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METHVIN, JOHN JASPER (1846–1941).

Methodist missionary John Jasper Methvin, son of John and Mourning Glover Methvin, was born December 17, 1846, near Jeffersonville, Georgia. After attending school, he left school to serve in the Confederate army in the Civil War. Afterward, he studied law and was admitted to the bar but quickly changed his profession to religion. The Methodist Episcopal Church, South, licensed him to preach in 1870. His 1873 marriage to Emma Louise Beall produced four sons and a daughter. In the 1880s J. J. Methvin served as president of Gainesville College and Butler Female College, both in Georgia.

The church called him to become the superintendent of New Hope Seminary for girls, cosponsored by the Choctaw Nation, and in 1885 the Methvins relocated to Indian Territory. Almost immediately after their arrival, a disagreement between the church and the Choctaws resulted in the closing of the school, and Methvin was left on his own to make a living. He became a circuit rider for the Indian Mission Conference of the Methodist Episcopal Church, South, and an elder as well. The next year Methvin became superintendent of the church's Seminole Academy, in the Seminole Nation, but a disagreement with that nation over the Baptists' education program for Seminole youth resulted in that school's affiliation with the Baptist denomination.

In 1887, however, the Methodist conference named Methvin "missionary to the Western Tribes" and sent him to Anadarko in western Indian Territory. He ministered primarily to the Kiowa but also to the Comanche and Apache. Methvin established a church in addition to a school called Methvin Institute, built on federal land and opened in 1890. The facility remained open until 1907. As did most missionaries, Methvin focused on changing Plains Indian cultures. He tried very hard to end the practices of polygamous marriage, the peyote religion, and the Native American Church. Comanche leader Quanah Parker consistently opposed Methvin's efforts along those lines. Emma Methvin having died in 1904, he married Ida May Swanson in 1908, and their union produced four boys. Retired from the ministry from 1909, Methvin became a prolific writer, contributing to the Christian Advocate and The Chronicles of Oklahoma. He published three volumes of poetry and produced a history of Anadarko titled In the Lime Light (1926). He recorded one of only three existing New Mexico captivity narratives, told to him by José Andrés Martínez, or Andele, a boy abducted by Apaches (presumably) in 1866. The boy became an adopted Kiowa and later one of Methvin's converts and aides. In 1899 Methvin published Martínez's narrative as Andele, A Story of the Kiowa-Mexican Captive (reprinted by University of New Mexico Press in 1996). J. J. Methvin died in Anadarko on January 17, 1941.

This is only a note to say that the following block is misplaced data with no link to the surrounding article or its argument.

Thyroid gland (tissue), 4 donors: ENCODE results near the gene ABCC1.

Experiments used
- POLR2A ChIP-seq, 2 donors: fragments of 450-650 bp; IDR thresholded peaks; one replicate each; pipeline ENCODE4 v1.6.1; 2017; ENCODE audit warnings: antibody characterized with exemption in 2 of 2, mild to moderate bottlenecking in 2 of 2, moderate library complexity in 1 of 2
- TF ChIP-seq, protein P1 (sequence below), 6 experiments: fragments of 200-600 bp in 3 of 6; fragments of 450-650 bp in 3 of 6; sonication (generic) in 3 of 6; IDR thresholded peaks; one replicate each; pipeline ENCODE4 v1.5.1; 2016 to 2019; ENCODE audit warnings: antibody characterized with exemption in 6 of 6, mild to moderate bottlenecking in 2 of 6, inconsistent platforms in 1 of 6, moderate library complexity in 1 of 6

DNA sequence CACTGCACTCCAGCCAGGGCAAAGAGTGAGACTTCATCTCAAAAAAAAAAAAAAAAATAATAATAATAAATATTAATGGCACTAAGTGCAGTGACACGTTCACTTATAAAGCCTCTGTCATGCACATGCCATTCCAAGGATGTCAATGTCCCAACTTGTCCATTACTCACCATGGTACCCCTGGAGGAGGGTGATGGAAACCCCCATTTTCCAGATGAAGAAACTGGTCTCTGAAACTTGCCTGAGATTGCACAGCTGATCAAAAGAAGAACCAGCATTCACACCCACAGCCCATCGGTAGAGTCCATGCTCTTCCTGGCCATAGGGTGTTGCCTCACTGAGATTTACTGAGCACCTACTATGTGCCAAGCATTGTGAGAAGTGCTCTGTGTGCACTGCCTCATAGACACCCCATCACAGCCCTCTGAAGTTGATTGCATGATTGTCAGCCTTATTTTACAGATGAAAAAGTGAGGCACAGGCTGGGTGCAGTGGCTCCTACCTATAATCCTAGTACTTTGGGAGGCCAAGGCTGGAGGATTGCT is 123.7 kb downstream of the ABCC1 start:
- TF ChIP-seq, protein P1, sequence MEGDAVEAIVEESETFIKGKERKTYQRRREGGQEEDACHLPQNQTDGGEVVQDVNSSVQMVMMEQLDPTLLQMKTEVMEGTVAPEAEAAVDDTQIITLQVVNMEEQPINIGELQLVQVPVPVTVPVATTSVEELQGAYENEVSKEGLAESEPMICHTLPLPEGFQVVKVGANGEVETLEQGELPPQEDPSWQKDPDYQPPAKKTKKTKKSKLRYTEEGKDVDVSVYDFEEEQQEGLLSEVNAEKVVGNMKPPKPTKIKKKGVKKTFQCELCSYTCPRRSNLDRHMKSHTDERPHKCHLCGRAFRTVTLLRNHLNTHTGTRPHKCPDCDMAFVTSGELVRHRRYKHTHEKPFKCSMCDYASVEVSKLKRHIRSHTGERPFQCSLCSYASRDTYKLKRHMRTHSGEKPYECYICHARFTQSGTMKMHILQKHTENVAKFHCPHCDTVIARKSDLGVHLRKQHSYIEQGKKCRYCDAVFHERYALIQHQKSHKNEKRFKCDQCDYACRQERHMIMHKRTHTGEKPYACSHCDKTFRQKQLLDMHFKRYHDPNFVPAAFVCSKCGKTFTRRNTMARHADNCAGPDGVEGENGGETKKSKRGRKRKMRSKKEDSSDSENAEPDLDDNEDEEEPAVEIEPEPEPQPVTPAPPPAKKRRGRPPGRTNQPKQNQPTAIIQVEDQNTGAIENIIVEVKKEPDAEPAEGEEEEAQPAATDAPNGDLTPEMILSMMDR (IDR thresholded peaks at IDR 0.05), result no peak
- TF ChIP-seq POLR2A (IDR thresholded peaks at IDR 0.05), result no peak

Dianna Everett

See also: AMERICAN INDIANS AND CHRISTIANITY, BAPTISTS, METHODISTS, RELIGION

Bibliography

Sidney H. Babcock, "John Jasper Methvin, 1846–1941," The Chronicles of Oklahoma 19 (June 1941). Daily Oklahoman (Oklahoma City), 18 January 1941.

J. J. Methvin, "Reminiscences of Life Among the Indians," The Chronicles of Oklahoma 5 (June 1927).

"John Jasper Methvin," Vertical File, Research Division, Oklahoma Historical Society, Oklahoma City.

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The following (as per The Chicago Manual of Style, 16th edition) is the preferred citation for articles:
Dianna Everett, "Methvin, John Jasper," The Encyclopedia of Oklahoma History and Culture, www.okhistory.org (accessed December 11, 2017).

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